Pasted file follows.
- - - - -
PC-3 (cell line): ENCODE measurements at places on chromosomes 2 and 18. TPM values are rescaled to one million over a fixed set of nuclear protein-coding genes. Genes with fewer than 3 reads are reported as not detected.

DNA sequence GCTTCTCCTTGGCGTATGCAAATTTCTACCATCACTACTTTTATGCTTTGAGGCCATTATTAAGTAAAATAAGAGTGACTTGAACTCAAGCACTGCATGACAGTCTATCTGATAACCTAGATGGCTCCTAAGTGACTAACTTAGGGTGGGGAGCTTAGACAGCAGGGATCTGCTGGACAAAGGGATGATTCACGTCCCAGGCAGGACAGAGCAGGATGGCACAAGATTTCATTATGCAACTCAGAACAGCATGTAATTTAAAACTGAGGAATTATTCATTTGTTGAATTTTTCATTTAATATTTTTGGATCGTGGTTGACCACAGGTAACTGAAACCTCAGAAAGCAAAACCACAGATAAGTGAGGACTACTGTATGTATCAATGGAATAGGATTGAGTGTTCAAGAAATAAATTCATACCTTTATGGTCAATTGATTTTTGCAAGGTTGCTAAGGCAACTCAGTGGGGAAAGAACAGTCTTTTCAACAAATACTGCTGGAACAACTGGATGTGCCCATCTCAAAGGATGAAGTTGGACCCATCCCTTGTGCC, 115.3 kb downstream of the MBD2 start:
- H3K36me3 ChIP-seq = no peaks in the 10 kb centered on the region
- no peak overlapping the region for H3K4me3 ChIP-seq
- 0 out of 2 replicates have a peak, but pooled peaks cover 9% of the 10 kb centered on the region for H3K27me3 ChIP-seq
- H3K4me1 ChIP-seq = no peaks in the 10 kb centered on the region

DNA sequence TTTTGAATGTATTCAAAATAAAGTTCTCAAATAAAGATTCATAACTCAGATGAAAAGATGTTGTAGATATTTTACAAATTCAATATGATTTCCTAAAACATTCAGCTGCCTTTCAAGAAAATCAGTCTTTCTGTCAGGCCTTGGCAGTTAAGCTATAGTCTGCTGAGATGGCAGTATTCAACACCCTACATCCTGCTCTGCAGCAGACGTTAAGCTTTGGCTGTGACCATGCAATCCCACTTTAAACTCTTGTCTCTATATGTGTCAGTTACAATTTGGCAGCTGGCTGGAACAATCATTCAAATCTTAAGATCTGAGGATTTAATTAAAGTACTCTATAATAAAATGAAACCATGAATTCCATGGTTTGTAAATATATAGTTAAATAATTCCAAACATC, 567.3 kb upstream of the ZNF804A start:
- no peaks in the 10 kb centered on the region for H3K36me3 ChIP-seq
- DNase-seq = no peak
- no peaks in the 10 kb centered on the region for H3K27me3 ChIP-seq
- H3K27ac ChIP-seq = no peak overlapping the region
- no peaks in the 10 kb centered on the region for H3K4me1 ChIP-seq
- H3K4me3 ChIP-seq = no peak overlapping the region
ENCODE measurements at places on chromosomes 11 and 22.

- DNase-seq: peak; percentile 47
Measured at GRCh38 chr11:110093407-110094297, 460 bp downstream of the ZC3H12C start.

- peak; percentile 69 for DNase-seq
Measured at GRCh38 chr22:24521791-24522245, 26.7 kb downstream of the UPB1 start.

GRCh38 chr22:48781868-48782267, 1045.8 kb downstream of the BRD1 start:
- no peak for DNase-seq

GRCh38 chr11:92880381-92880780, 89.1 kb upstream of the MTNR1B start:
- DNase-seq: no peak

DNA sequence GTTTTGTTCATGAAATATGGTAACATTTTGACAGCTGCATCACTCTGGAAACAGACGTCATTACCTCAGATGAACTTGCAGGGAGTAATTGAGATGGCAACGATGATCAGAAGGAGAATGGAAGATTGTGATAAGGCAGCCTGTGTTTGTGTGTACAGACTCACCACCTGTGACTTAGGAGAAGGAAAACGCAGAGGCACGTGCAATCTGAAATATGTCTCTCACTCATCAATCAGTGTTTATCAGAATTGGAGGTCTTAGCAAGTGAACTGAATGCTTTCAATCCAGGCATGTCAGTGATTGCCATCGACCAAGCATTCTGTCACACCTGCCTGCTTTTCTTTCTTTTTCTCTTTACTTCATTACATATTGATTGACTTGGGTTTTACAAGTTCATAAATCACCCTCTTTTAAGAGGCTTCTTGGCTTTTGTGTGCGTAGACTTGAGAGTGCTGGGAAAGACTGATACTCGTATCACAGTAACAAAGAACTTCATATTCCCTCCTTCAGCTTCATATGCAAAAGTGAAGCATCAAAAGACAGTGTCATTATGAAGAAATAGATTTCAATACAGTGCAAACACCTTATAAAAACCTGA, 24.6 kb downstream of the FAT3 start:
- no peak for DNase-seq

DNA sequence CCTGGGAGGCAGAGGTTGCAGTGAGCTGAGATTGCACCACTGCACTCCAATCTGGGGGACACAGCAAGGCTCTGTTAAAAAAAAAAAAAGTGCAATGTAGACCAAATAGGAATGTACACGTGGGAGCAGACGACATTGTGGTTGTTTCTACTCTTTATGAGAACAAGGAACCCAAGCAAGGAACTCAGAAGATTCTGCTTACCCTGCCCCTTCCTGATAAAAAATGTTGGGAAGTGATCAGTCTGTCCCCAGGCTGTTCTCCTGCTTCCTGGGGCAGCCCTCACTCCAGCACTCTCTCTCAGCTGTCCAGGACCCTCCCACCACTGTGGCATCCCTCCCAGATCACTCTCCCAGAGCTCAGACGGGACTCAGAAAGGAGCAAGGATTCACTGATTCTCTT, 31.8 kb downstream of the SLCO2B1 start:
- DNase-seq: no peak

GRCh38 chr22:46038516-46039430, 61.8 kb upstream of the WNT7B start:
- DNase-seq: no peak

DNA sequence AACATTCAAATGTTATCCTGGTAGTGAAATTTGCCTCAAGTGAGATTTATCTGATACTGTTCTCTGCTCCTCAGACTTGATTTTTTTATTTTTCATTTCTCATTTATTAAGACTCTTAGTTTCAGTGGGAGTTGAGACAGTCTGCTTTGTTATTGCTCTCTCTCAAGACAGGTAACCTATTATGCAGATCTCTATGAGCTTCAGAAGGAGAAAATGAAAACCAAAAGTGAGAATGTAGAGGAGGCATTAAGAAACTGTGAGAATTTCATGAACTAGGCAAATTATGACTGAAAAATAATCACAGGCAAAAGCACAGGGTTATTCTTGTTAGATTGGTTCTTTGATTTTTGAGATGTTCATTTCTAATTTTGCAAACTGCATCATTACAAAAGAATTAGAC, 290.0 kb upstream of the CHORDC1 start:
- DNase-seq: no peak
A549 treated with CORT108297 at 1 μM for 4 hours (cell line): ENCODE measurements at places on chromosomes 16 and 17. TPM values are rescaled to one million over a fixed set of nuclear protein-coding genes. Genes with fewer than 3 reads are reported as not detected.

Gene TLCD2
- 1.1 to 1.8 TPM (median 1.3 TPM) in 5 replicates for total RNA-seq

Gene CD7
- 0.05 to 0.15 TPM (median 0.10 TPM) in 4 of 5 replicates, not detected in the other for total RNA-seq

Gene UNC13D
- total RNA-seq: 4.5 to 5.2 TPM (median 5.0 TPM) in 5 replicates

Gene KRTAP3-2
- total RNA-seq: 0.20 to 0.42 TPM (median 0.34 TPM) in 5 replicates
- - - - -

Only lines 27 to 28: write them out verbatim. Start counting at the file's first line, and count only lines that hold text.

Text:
GRCh38 chr22:46038516-46039430, 61.8 kb upstream of the WNT7B start:
- DNase-seq: no peak